Last year, athleisure became the workout wardrobe you’d take to dinner, boutique fitness made its mark and we realised we’re actually not too sure as a nation, what exactly ‘healthy eating’ consists of.
These, along with ASCM’s fitness trends, which continued to nail it, shaped 2017 in the world of fitness.
Along with the many different workout trends we expect to see continuing into the New Year (show me!), there’ll be a mix of nutritional newcomers, style setters and unconventional additions to the world of wellness this year. So, what can you expect to be adding to your mouthwatering menu for 2018?
A sustainable food source, insects are packed with nutrition. High in fat, protein, vitamins, fibre and minerals, many insects offer a nutritional value on par with fish or lean meat. Many insects also contain up to 80% protein, as well as being rich in essential amino acids and omega-3 fatty acids, but meal-worms in particular have as much unsaturated omega-3 and six fatty acids as fish.
You can already buy dried meal-worms, or cricket flour if you’re baking your own protein bars from many health food shops. Or if you’re looking for life on the luxury side, Anty Gin from Cambridge Distillery contains the juice of sixty-two wood ants per bottle. For a mere £210 each.
Apple Cider Vinegar
Apple cider vinegar was one of the biggest diet trends of 2017, and the most searched for diet related query on Google throughout last year.
Its illness-busting powers range from getting rid of dandruff to soothing a sore throat. We hear you can even use it to add sparkle to your stainless steel!
Recent research suggests that apple cider vinegar is an appetite suppressant and so is a great weight loss supplement. It can however, also irritate your gums, throat and stomach if you’re too heavy on it. Adding a tablespoon or two to a glass of tea or water once a day seems to be a popular way to work it.
Veganism is fast becoming a sweeping diet trend. According to the Vegan Society, the UK now has 350% more vegans than we did a decade ago, and numbers continue to rise.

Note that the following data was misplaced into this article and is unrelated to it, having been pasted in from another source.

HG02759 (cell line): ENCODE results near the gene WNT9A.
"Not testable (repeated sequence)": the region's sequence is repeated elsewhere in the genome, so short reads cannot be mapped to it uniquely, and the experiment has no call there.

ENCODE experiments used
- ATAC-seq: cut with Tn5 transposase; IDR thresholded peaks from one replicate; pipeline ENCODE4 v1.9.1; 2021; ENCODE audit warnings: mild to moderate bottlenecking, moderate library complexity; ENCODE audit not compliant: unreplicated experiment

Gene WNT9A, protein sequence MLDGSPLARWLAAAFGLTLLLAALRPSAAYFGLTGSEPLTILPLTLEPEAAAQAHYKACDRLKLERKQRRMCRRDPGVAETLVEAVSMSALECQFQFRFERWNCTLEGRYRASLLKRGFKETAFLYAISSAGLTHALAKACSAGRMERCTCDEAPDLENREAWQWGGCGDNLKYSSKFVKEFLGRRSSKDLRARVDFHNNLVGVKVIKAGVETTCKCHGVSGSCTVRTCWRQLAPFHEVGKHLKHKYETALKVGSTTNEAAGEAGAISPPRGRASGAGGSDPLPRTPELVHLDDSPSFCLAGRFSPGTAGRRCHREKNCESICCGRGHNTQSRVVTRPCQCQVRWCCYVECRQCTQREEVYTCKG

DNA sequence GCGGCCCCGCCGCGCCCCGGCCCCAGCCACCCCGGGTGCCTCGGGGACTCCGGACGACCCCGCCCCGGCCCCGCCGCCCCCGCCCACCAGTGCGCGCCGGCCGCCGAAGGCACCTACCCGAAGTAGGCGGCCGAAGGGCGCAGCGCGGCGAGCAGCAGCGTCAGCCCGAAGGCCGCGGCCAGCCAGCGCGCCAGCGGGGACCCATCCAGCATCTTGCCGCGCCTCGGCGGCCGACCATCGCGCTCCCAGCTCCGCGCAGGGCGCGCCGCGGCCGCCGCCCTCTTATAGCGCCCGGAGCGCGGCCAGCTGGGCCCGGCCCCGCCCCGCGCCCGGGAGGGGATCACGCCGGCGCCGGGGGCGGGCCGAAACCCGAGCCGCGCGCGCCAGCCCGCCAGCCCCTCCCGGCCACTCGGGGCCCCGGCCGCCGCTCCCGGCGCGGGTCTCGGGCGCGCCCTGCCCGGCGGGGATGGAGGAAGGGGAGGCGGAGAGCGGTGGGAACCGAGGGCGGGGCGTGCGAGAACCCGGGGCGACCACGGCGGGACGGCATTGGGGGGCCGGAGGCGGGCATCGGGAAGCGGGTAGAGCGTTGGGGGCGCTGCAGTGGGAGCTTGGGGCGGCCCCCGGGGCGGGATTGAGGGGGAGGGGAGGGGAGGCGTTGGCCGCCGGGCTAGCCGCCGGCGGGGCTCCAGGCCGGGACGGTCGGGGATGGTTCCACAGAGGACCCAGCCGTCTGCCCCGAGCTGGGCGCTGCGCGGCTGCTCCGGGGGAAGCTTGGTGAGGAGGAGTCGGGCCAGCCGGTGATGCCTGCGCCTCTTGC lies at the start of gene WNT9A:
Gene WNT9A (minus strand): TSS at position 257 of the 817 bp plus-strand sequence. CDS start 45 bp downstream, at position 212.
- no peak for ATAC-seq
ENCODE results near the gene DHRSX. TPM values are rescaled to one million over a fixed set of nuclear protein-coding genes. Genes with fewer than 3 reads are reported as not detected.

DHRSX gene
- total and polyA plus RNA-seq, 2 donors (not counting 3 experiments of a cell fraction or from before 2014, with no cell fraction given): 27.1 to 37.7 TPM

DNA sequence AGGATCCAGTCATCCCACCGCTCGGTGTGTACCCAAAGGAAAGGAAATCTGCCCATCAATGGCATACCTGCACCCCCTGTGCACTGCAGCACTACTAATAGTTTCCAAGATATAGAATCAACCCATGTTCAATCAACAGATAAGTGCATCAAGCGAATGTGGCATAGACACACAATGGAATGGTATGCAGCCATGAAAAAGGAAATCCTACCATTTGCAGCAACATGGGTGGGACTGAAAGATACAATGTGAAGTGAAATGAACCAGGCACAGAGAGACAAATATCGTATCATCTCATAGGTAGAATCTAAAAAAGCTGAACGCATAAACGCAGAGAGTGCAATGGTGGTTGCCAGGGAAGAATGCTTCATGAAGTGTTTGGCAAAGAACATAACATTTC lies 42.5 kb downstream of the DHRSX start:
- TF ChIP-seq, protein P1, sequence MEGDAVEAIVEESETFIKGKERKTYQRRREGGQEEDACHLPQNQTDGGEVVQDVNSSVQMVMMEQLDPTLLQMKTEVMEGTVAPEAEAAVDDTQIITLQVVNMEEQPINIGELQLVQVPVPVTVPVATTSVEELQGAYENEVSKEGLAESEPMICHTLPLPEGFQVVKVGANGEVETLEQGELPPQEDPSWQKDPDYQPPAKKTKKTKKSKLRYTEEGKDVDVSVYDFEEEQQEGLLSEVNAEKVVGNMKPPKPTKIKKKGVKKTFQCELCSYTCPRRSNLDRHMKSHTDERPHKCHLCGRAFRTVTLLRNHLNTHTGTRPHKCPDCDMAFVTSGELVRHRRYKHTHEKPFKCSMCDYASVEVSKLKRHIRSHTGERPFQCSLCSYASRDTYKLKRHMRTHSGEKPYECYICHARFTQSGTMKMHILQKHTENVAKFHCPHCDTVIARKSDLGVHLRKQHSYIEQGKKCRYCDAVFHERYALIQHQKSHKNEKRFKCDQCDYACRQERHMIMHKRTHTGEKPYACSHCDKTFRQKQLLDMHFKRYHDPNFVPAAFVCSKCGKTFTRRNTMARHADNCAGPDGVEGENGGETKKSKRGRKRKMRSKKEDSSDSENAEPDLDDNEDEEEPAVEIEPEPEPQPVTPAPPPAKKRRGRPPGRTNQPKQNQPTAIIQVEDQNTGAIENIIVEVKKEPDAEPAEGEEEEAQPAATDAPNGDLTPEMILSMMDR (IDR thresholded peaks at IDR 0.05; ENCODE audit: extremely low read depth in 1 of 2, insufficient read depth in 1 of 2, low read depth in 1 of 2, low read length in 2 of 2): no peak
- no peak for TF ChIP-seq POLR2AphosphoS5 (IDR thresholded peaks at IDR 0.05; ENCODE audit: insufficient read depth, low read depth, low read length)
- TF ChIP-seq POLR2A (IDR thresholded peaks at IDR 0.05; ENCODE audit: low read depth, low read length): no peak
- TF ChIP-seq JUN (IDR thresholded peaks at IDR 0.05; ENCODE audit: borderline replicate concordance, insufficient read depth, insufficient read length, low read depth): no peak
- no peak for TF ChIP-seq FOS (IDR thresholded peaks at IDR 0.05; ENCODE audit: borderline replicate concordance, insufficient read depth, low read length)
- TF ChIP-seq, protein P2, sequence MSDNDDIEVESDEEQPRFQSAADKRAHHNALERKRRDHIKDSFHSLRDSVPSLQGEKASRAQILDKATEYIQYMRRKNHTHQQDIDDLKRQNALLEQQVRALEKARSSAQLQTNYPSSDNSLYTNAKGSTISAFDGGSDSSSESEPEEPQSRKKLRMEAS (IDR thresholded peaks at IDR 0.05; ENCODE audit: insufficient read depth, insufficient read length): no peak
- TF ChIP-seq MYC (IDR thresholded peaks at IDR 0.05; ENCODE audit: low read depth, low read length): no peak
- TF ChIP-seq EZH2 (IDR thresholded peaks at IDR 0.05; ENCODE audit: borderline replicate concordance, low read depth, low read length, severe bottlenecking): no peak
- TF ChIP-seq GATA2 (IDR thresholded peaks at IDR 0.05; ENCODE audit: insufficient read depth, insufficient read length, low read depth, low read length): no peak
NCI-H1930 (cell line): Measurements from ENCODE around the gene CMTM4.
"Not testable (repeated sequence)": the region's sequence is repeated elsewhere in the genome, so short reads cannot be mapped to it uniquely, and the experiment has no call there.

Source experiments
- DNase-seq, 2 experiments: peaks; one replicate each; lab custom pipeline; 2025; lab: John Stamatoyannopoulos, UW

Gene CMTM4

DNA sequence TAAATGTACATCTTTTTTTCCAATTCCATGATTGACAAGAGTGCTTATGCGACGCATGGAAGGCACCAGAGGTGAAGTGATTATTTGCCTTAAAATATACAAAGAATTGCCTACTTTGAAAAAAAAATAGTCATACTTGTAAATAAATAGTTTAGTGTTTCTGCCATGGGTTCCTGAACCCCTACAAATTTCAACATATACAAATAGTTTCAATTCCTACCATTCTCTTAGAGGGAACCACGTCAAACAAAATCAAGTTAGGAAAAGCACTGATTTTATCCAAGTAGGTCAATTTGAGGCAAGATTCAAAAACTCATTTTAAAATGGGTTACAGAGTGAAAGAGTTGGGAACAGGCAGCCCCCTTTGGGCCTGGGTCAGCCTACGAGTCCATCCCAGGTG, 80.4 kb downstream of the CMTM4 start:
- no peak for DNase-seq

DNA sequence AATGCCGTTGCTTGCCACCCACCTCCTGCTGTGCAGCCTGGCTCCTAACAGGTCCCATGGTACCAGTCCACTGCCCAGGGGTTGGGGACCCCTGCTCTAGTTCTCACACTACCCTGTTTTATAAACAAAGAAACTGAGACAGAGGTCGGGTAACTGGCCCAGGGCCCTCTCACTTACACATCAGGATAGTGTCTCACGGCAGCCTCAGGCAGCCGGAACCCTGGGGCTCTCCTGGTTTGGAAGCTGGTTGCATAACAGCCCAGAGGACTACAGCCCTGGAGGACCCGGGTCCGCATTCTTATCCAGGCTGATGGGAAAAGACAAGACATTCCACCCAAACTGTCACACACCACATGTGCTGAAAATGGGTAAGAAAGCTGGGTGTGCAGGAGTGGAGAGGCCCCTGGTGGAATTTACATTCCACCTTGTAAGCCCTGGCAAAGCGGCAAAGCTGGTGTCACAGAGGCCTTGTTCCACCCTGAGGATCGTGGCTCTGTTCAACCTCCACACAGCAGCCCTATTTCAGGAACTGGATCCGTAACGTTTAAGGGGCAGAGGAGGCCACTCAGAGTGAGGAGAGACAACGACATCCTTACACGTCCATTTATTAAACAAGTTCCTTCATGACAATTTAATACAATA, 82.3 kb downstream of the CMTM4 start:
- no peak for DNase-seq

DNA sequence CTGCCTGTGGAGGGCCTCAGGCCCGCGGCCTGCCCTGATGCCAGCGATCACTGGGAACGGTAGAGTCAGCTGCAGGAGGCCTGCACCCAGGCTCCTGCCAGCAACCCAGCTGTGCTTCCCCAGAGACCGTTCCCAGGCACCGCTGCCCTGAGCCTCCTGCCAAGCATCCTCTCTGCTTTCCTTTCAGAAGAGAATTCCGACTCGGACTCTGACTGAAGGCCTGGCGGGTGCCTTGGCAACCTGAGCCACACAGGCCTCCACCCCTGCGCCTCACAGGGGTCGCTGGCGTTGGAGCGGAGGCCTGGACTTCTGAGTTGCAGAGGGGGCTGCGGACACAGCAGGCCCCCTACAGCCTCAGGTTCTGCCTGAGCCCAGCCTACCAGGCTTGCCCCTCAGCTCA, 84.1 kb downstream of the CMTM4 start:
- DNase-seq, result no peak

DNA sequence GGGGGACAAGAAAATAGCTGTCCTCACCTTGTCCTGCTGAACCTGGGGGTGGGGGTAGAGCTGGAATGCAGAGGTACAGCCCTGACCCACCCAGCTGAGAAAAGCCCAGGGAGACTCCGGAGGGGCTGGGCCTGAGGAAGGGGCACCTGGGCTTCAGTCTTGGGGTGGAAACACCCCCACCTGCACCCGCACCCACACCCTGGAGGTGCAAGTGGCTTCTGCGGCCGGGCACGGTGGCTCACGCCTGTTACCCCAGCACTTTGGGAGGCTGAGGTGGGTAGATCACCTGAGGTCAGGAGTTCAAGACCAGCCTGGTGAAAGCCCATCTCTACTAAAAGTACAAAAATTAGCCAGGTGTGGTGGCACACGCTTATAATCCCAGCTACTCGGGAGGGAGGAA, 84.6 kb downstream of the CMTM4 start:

Less trans fats and processed foods make for a healthier gut, whilst an increase in fibre intake and prebiotic foods does our bit for the world and wildlife around us. We’ll be chomping on Edamame beans, Tempeh, Tofu, Mushrooms, and Nori seaweed in our new meat-free meal plans.
We’re ricing it, making it into pizza dough and using it to stuff our Sunday roasts. Throw in a side of cauliflower mash, cauliflower soup or if you’re feeling brave, add some crunch to your morning smoothie.
We’re ditching the nation’s favourite fried potato in favour of oil-baked sweet potatoes, Zuchinni, butternut squash… anything you can slice and fry! The opportunities are endless. Pass the ketchup.
Food inspired by the Middle East is already proving to be a hit within restaurants across the country. Spices such as Turmeric, Harissa, Cardamom, and Za’atar will lead the way with bold flavours and bright hues.
Ginger is thermogenic, helping to switch on the body’s heat-production systems and boosting metabolism during and after eating.
Available in leading supermarkets, Kefir is a cultured, fermented drink made by adding cultures of yeast and lactic acid bacteria to milk. With around 30 strains of our beloved “good” bacteria, it’s a great source of probiotics which lead to better gut health, lower blood sugar levels, cholesterol and improved digestion.
It seems our party lifestyles are taking a backseat to our quest for wellness. Health-conscious students are cutting back on the excessive boozing and now spend nearly four times more on fitness than they did a decade ago. Boozing is so last year. So we’ll be frequenting the numerous ‘dry bars’ cropping up across the country, to enjoy booze-free spirits, saintly alcohol-free wines and sodas crafted from Elderflower, Nettle, Ginseng and Rhubarb. We won’t miss the sore heads…
Love nutrition? Speak to us about our Nutrition for Sports Performance course and kick-start a new career to go with a nutritional New Year…